Long-term liquefied natural gas (LNG) export volumes from the United States will probably not be large, and its effect on domestic gas prices will also be negligible, a new paper from Rice University argues.
The paper, “US LNG Exports: Truth and Consequence,” from Rice’s Baker Institute for Public Policy, said policy makers have considered the question of US LNG exports from the wrong perspective. They have assumed a level of future exports without accounting for the international market reaction, said Kenneth Medlock, an adjunct professor in Rice’s Department of Economics, and the author of the paper, which was published this month.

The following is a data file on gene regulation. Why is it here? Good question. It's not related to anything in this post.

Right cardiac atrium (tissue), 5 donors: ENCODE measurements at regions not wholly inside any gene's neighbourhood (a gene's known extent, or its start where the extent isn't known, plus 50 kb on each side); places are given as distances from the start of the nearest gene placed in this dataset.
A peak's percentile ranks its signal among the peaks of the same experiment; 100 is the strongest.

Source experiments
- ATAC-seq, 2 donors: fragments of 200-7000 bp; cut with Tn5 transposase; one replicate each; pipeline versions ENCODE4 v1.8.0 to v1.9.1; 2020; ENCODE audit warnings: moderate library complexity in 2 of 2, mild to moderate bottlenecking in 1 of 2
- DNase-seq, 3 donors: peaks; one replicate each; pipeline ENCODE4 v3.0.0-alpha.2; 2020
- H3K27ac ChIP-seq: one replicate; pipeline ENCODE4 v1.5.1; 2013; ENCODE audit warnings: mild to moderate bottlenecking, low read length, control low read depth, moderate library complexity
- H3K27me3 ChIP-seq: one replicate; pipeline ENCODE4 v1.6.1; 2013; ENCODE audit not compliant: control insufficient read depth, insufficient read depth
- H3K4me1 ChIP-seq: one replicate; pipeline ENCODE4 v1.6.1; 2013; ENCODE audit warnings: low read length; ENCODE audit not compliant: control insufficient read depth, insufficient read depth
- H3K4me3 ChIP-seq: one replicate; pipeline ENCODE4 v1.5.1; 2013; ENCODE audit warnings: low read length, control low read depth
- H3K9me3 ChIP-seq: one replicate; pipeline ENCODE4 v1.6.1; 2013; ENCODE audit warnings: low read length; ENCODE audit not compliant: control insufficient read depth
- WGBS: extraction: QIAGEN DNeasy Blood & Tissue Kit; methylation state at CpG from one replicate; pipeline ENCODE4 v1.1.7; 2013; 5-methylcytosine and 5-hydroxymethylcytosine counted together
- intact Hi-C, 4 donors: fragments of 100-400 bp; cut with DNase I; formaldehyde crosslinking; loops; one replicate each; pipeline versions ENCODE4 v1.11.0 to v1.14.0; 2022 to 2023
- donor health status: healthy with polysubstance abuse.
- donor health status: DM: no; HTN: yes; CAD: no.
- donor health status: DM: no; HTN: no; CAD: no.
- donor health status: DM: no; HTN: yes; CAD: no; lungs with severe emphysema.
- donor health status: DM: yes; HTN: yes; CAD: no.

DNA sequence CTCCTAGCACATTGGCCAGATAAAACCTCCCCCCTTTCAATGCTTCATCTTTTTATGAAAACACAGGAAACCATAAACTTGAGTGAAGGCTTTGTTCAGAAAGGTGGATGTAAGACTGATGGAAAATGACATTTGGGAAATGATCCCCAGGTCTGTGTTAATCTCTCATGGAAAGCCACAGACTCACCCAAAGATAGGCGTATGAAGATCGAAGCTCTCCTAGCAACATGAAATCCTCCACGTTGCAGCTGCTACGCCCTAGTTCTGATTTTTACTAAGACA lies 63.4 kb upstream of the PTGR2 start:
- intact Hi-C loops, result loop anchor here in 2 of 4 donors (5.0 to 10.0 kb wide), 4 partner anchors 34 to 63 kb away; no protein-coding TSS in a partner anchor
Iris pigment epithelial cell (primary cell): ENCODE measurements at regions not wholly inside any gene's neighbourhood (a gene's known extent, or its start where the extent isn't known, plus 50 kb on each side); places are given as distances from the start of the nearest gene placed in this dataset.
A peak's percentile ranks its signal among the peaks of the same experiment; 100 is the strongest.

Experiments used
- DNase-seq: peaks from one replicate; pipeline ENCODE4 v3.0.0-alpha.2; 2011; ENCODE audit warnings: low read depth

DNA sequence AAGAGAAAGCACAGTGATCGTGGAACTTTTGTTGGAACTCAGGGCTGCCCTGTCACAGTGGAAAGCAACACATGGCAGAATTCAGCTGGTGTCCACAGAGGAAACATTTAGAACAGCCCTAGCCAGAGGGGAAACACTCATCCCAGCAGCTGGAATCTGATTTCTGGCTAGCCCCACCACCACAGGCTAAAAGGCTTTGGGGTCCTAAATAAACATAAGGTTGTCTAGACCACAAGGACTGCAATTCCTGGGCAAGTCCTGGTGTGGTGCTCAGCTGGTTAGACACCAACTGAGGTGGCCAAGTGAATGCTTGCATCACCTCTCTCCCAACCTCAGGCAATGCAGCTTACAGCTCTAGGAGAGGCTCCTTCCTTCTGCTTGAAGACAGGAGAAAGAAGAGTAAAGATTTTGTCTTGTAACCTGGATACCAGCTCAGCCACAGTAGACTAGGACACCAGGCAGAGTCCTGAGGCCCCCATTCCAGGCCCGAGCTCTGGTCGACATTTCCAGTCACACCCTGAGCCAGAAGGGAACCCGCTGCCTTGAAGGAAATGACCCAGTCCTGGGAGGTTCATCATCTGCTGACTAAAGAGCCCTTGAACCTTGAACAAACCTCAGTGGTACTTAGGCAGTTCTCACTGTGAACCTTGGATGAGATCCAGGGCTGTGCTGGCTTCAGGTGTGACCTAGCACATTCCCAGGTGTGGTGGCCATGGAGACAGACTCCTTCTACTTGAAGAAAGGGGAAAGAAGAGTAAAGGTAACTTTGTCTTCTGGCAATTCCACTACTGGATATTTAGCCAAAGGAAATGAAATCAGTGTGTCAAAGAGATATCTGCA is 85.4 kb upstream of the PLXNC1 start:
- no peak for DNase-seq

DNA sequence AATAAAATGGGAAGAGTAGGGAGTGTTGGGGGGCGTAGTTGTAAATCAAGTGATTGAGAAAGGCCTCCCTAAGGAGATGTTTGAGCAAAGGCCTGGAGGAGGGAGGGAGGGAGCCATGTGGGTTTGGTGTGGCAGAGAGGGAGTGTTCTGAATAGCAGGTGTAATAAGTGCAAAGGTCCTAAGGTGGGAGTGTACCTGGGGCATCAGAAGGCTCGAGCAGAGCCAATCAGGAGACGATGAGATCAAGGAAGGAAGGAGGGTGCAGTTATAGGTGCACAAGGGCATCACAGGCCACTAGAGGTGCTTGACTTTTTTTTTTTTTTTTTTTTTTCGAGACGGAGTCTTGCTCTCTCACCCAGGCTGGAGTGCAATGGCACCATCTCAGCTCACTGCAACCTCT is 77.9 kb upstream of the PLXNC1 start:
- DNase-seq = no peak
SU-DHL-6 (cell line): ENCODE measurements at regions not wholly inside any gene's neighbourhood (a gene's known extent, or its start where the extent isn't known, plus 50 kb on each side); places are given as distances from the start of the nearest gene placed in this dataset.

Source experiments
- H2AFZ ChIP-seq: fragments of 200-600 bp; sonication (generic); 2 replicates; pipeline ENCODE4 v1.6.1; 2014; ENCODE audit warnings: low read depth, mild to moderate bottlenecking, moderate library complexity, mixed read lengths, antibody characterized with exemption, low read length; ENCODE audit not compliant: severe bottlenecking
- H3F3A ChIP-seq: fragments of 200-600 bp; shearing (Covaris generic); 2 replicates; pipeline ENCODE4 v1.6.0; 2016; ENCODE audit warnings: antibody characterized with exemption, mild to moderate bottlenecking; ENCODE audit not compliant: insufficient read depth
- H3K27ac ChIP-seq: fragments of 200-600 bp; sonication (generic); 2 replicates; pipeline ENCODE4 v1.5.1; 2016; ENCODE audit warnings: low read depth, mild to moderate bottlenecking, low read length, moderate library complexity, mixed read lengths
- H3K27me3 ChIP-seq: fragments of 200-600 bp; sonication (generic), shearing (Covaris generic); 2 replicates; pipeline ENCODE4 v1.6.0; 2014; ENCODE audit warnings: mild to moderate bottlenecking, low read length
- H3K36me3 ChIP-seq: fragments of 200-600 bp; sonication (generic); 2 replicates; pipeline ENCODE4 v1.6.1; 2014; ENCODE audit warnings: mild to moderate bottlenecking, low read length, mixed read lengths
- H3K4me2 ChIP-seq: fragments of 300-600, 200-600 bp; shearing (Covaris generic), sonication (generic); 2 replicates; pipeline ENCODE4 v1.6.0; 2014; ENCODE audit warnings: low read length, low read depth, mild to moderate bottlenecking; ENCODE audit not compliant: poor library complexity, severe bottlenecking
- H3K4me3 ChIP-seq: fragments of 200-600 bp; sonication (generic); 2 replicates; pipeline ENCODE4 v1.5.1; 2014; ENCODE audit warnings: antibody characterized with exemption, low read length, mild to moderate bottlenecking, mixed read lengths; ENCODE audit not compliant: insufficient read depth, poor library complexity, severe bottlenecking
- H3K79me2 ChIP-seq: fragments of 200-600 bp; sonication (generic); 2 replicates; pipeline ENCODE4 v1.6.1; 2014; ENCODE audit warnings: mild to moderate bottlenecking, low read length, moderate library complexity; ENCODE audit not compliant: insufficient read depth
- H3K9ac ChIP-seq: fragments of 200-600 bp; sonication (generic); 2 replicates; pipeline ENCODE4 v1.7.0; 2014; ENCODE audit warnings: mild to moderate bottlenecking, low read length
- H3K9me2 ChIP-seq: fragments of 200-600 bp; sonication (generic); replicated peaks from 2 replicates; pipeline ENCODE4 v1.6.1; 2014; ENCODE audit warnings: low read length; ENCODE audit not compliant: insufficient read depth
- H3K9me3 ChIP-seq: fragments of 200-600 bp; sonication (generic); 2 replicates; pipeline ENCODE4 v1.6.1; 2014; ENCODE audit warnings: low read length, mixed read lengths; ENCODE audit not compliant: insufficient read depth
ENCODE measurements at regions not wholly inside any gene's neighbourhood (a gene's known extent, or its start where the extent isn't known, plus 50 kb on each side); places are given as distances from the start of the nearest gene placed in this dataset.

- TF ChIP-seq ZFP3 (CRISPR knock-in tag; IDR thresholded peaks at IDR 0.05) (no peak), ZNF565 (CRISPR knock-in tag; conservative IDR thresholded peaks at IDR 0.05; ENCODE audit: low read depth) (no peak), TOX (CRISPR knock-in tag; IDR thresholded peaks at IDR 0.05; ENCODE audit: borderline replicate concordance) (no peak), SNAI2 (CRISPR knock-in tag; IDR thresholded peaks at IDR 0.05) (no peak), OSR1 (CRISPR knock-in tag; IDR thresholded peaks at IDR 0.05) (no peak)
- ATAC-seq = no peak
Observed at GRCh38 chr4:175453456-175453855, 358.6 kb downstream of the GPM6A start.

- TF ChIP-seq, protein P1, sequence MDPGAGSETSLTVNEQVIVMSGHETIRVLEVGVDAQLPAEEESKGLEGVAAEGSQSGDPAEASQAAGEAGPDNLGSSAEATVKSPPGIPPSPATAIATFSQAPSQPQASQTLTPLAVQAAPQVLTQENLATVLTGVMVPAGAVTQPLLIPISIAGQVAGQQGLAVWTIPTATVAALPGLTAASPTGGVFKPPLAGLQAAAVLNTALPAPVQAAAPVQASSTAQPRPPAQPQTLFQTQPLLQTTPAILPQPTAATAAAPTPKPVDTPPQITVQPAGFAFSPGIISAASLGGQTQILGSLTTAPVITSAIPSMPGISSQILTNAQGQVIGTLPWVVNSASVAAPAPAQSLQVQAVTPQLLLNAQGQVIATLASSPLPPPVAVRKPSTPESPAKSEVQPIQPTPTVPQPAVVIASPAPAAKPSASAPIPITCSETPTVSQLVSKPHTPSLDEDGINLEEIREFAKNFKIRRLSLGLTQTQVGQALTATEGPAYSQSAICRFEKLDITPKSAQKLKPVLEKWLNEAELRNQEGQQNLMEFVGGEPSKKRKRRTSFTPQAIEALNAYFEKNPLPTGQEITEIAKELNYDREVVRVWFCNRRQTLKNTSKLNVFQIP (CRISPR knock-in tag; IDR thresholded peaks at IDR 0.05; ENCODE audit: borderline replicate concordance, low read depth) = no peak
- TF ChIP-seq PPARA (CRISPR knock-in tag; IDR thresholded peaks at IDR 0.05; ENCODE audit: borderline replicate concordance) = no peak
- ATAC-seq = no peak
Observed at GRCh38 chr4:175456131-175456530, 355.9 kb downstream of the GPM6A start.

Policy makers such as the US Energy Information Administration, the Deloitte Center for Energy Solutions, and RBAC must consider the issue in terms of licensing capability instead of assuming a level of exports without accounting for the international market reaction, Medlock said. It must be considered in the context of international trade because market interactions will influence price movements and trade volume, he said.
The shale production boom in North America has changed the global outlook for LNG and heightened commercial aspirations for would-be US LNG exporters. In turn, there has been concern that increased US LNG exports would drive up the price of domestic gas.